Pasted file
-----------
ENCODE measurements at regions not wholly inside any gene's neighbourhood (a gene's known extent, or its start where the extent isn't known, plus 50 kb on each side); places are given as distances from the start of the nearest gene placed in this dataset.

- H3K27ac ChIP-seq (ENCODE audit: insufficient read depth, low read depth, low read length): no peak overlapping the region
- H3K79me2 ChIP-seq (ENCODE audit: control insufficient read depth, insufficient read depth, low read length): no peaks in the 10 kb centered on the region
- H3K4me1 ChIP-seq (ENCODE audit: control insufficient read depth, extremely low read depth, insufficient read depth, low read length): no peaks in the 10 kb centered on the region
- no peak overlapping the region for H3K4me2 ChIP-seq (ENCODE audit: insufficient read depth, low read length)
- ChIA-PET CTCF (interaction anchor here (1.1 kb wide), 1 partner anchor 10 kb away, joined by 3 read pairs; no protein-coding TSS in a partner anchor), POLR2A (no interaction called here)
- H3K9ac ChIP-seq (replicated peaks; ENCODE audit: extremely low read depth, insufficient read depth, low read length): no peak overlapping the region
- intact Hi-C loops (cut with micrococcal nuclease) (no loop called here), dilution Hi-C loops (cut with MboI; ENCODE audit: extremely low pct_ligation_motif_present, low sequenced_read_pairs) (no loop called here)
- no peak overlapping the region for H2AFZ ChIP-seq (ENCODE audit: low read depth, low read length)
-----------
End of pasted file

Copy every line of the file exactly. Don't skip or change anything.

ENCODE measurements at regions not wholly inside any gene's neighbourhood (a gene's known extent, or its start where the extent isn't known, plus 50 kb on each side); places are given as distances from the start of the nearest gene placed in this dataset.

- H3K27ac ChIP-seq (ENCODE audit: insufficient read depth, low read depth, low read length): no peak overlapping the region
- H3K79me2 ChIP-seq (ENCODE audit: control insufficient read depth, insufficient read depth, low read length): no peaks in the 10 kb centered on the region
- H3K4me1 ChIP-seq (ENCODE audit: control insufficient read depth, extremely low read depth, insufficient read depth, low read length): no peaks in the 10 kb centered on the region
- no peak overlapping the region for H3K4me2 ChIP-seq (ENCODE audit: insufficient read depth, low read length)
- ChIA-PET CTCF (interaction anchor here (1.1 kb wide), 1 partner anchor 10 kb away, joined by 3 read pairs; no protein-coding TSS in a partner anchor), POLR2A (no interaction called here)
- H3K9ac ChIP-seq (replicated peaks; ENCODE audit: extremely low read depth, insufficient read depth, low read length): no peak overlapping the region
- intact Hi-C loops (cut with micrococcal nuclease) (no loop called here), dilution Hi-C loops (cut with MboI; ENCODE audit: extremely low pct_ligation_motif_present, low sequenced_read_pairs) (no loop called here)
- no peak overlapping the region for H2AFZ ChIP-seq (ENCODE audit: low read depth, low read length)